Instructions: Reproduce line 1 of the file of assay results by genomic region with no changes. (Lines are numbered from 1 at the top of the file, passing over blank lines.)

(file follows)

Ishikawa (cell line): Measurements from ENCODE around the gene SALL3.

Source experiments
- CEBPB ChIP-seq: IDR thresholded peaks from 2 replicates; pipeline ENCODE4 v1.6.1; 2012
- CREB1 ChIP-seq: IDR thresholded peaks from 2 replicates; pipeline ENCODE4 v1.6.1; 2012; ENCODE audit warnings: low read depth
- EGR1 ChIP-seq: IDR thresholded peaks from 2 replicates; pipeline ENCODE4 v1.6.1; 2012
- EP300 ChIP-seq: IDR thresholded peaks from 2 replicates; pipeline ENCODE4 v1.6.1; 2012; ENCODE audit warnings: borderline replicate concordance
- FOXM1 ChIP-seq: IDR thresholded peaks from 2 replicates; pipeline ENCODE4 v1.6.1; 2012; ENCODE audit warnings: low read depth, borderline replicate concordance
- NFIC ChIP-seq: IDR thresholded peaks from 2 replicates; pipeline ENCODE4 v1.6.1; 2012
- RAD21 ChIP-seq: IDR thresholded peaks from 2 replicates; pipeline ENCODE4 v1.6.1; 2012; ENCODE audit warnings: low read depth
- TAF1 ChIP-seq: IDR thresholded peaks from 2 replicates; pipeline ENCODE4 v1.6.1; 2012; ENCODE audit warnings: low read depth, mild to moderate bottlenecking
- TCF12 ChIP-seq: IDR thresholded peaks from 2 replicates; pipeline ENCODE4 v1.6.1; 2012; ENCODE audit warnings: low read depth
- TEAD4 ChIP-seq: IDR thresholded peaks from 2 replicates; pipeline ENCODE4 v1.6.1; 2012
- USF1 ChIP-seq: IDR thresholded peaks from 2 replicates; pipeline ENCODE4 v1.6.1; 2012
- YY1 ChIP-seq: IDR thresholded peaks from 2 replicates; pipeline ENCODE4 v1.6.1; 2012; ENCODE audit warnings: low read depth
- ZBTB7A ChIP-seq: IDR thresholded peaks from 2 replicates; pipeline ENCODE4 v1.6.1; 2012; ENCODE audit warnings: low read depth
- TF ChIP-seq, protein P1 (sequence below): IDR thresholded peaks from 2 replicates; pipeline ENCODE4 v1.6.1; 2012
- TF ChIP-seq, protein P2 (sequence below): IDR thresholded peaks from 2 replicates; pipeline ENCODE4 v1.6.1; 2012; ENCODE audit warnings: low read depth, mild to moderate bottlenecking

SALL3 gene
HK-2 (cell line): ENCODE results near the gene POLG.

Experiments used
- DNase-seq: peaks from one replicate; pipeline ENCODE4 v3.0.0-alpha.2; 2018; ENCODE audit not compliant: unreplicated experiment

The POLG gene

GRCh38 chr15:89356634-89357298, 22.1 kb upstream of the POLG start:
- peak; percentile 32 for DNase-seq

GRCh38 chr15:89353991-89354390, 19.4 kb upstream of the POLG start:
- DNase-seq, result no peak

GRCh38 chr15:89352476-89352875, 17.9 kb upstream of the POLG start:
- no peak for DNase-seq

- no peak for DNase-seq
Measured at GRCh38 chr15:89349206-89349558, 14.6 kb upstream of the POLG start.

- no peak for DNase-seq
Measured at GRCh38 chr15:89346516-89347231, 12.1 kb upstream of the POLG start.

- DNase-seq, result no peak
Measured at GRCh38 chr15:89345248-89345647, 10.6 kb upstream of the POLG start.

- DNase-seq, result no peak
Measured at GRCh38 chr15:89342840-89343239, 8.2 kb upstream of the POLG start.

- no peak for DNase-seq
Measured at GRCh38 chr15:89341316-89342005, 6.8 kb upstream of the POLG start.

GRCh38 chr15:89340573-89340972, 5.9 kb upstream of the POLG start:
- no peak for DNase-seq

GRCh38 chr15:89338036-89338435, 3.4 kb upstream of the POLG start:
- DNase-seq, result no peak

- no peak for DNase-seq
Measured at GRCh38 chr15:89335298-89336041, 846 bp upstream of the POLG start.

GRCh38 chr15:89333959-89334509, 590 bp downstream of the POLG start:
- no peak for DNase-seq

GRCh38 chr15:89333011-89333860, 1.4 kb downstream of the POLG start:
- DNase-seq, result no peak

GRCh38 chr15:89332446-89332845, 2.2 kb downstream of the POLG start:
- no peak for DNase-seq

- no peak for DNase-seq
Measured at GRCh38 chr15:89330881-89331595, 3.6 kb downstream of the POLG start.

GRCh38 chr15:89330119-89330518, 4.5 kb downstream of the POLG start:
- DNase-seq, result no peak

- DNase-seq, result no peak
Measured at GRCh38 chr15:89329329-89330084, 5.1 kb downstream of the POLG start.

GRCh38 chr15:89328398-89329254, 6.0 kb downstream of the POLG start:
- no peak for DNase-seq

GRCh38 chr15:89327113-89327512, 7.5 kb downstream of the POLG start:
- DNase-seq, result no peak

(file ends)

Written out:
Ishikawa (cell line): Measurements from ENCODE around the gene SALL3.